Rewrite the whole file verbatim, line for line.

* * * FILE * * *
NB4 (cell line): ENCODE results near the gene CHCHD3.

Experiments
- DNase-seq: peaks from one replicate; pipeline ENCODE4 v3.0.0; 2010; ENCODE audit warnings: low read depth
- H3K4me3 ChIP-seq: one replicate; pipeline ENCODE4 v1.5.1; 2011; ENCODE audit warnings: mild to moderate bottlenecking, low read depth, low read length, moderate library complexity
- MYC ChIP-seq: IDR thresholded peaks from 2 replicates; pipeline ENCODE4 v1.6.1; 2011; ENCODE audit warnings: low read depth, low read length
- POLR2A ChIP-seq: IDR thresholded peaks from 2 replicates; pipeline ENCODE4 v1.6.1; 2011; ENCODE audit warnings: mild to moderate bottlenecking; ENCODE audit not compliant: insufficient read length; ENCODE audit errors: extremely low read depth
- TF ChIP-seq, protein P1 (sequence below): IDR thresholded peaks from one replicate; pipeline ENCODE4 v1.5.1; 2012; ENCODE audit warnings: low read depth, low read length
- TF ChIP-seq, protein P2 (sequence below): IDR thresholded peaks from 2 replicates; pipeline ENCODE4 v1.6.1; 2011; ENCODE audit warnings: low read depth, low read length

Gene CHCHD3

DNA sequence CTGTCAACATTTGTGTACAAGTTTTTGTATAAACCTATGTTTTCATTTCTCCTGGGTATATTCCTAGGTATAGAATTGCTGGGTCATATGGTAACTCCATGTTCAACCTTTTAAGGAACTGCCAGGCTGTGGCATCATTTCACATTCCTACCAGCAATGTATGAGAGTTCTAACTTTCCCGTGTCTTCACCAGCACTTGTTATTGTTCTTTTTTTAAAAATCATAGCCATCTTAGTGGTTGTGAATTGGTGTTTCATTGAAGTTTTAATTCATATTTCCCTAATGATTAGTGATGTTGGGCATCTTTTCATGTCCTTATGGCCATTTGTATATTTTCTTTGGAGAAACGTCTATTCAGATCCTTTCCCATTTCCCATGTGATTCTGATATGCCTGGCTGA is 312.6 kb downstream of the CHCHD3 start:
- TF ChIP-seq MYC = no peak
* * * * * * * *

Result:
NB4 (cell line): ENCODE results near the gene CHCHD3.

Experiments
- DNase-seq: peaks from one replicate; pipeline ENCODE4 v3.0.0; 2010; ENCODE audit warnings: low read depth
- H3K4me3 ChIP-seq: one replicate; pipeline ENCODE4 v1.5.1; 2011; ENCODE audit warnings: mild to moderate bottlenecking, low read depth, low read length, moderate library complexity
- MYC ChIP-seq: IDR thresholded peaks from 2 replicates; pipeline ENCODE4 v1.6.1; 2011; ENCODE audit warnings: low read depth, low read length
- POLR2A ChIP-seq: IDR thresholded peaks from 2 replicates; pipeline ENCODE4 v1.6.1; 2011; ENCODE audit warnings: mild to moderate bottlenecking; ENCODE audit not compliant: insufficient read length; ENCODE audit errors: extremely low read depth
- TF ChIP-seq, protein P1 (sequence below): IDR thresholded peaks from one replicate; pipeline ENCODE4 v1.5.1; 2012; ENCODE audit warnings: low read depth, low read length
- TF ChIP-seq, protein P2 (sequence below): IDR thresholded peaks from 2 replicates; pipeline ENCODE4 v1.6.1; 2011; ENCODE audit warnings: low read depth, low read length

Gene CHCHD3

DNA sequence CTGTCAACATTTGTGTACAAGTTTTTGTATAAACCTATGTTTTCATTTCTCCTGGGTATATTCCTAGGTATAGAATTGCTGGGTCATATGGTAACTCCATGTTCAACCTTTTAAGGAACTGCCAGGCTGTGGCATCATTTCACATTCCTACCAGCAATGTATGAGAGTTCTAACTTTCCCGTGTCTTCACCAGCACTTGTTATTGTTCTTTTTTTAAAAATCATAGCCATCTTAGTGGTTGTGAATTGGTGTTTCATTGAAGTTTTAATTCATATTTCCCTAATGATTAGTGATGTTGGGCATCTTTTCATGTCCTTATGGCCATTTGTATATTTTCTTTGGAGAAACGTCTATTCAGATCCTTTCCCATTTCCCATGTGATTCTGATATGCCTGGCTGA is 312.6 kb downstream of the CHCHD3 start:
- TF ChIP-seq MYC = no peak